Jerry Sandusky is upset over Penn State sanctions

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Jerry Sandusky is upset over Penn State sanctions

From Comcast SportsNet
HARRISBURG, Pa. (AP) -- Jerry Sandusky is distraught over the NCAA penalties issued to Penn State's football program for the school's handling of his child sexual abuse scandal and maintains his innocence as he awaits sentencing, his defense lawyer said Wednesday. Attorney Joe Amendola told The Associated Press in a phone interview that Sandusky told him that even if people believe he is guilty of the crimes for which he was convicted in June, it would be "ridiculous" to think Penn State administrators engaged in a cover-up. The NCAA imposed a multi-year bowl ban on Penn State, invalidated 112 wins, fined the school 60 million and took away future scholarships. The university leadership said the alternative could have been a complete ban on playing games and has acquiesced to the penalties. Wednesday, the NCAA announced it had picked former U.S. Sen. George Mitchell of Maine to monitor Penn State's compliance with the sanctions. Sandusky was convicted in June of 45 counts of child sexual abuse, including attacks on boys inside athletics facilities at Penn State, where he played college football and became a successful defensive coach under Joe Paterno. "He said, To do what they're doing to Penn State is so unjust,'" Amendola said. "He loves the program and he loves the university." Amendola said Sandusky has asked county jail officials to remove him from what is effectively solitary confinement. "He continues to believe that the truth will come out at some point, and that he'll get another trial or another opportunity to establish his innocence," Amendola said. A spokesman for the attorney general's office declined to comment. Amendola said he expects sentencing will occur in September, although a date has not been set. Sandusky, who did not testify on his own behalf during the trial, has been writing a statement to read to Judge John Cleland at sentencing that will address all 10 sets of charges. "Whether he winds up doing it despite what I tell him, is going to be up to him," Amendola said. "It's his life." He said there may not be anything Sandusky can say to prevent an extended prison sentence, but Sandusky has "a fighting spirit" and is "cautiously optimistic." Michael Boni, lawyer for the young man described in court documents as Victim 1, for which Sandusky was convicted of six counts, said the truth came out during the trial. "We care, everybody should care, about what he presents at the sentencing hearing, because it's in all of our interests that he have as long a sentence as possible, hopefully life without parole," Boni said. Amendola said work had begun on an appeal, which may not be filed until after sentencing. If Sandusky appeals to Cleland, rather than going directly to Superior Court, he would have 10 days to file, and Cleland then would have four months to rule, Amendola said. The NCAA said Mitchell will serve as Penn State's athletics integrity monitor for the coming five years, keeping tabs on the school's compliance with the sanctions and related matters. Mitchell's duties will include making four progress reports each year to the NCAA, Big 10 and the university's trustees. Also Wednesday, Cleland struck from the record a filing made by Sandusky co-counsel Karl Rominger last month that challenged an order by the judge designed to figure out if lawyers were leaking information to the media. Cleland's order on Wednesday, citing rules of legal procedure, gave Rominger three weeks to file a new version. Rominger had argued Cleland's demand for a sworn statement listing all material he obtained from prosecutors and gave to third parties would violate protections for attorney work products. A call seeking comment from Rominger was not immediately returned.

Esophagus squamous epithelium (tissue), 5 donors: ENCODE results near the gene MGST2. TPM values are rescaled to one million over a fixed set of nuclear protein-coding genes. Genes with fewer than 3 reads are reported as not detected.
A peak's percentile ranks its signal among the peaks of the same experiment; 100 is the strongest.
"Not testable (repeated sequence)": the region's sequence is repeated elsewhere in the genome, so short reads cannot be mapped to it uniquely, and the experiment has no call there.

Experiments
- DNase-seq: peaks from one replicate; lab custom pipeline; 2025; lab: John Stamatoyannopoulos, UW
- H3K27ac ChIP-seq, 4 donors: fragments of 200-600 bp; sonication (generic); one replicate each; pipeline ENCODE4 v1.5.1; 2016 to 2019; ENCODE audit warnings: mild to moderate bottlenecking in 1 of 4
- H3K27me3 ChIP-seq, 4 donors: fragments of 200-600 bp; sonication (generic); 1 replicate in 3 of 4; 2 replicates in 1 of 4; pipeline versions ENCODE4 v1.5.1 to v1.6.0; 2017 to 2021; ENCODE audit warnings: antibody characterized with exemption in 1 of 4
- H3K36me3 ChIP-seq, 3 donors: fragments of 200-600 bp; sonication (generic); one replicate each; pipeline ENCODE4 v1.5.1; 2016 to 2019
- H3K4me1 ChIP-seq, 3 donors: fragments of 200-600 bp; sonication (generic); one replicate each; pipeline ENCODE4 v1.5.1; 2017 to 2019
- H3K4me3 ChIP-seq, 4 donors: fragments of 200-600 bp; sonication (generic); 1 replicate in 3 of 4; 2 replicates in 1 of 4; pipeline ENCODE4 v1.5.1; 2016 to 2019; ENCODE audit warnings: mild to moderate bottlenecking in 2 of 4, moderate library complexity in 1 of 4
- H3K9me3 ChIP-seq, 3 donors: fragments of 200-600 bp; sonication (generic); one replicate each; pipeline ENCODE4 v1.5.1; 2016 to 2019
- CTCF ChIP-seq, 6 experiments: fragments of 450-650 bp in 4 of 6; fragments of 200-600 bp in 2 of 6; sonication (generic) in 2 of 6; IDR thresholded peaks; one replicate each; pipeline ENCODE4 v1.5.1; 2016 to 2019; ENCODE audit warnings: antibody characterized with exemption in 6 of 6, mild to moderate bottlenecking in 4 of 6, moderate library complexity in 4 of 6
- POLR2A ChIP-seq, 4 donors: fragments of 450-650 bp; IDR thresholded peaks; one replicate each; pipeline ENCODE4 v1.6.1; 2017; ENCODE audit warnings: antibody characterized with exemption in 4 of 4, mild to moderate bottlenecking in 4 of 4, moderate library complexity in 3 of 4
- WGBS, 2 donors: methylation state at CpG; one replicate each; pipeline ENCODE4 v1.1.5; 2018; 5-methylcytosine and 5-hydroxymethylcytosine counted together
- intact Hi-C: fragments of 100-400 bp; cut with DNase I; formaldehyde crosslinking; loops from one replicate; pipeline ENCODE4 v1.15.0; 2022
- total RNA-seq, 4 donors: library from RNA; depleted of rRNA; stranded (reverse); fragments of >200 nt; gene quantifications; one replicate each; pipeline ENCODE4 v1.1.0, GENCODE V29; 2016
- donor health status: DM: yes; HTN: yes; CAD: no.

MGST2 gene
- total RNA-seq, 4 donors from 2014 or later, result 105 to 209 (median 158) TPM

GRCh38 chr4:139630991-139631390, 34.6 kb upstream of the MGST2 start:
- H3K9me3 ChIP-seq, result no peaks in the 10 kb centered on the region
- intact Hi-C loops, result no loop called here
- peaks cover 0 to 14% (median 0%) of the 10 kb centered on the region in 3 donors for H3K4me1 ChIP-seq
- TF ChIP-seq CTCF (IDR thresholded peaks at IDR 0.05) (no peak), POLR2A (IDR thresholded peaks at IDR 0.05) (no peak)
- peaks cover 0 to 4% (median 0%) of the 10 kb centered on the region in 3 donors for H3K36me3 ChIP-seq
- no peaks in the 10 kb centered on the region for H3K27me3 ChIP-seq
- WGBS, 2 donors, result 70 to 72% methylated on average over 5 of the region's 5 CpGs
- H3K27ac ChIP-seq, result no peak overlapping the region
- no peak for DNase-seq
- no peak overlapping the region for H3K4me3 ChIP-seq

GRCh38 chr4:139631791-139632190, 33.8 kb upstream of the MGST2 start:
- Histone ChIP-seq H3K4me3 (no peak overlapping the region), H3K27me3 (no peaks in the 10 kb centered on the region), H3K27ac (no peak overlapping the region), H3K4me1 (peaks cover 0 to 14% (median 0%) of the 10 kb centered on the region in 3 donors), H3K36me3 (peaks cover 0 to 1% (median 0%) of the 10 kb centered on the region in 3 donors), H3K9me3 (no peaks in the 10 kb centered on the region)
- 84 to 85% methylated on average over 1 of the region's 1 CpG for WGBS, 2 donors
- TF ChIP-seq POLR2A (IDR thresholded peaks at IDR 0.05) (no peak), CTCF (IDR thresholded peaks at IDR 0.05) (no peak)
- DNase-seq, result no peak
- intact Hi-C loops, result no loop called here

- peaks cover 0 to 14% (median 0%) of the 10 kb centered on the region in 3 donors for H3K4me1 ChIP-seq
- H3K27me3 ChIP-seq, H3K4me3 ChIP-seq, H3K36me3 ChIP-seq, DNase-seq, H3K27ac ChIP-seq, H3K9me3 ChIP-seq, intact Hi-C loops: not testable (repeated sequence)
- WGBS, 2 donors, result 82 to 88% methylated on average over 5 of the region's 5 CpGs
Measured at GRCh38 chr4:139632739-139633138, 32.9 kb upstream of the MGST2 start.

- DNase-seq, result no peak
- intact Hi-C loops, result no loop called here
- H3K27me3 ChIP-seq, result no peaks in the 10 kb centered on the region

How Cubs plan to deploy Javier Baez in the playoffs

How Cubs plan to deploy Javier Baez in the playoffs

CINCINNATI – Using common sense and Geek Department probabilities, Joe Maddon wants to know where the ball should be hit before deciding where to play Javier Baez, the kind of elite defender the Cubs manager envisions when he talks about creating a Gold Glove for super-utility guys. 

“I just like to put him where the most action may be,” Maddon said. “He really provides a lot of coverage on slow rollers. He’s got the arm. He’s got the flair.”

With lefty Jon Lester facing a Cincinnati Reds lineup stacked with right-handed hitters, Maddon started Baez at third base on Saturday at Great American Ball Park, where the Cubs gave a potential sneak preview for their Game 1 playoff lineup.

Baez has been credited with 17 Defensive Runs Saved this year while moving between second base, shortstop and third base, putting together a package of highlight-reel plays and giving Maddon even more freedom with his lineup and in-game strategy.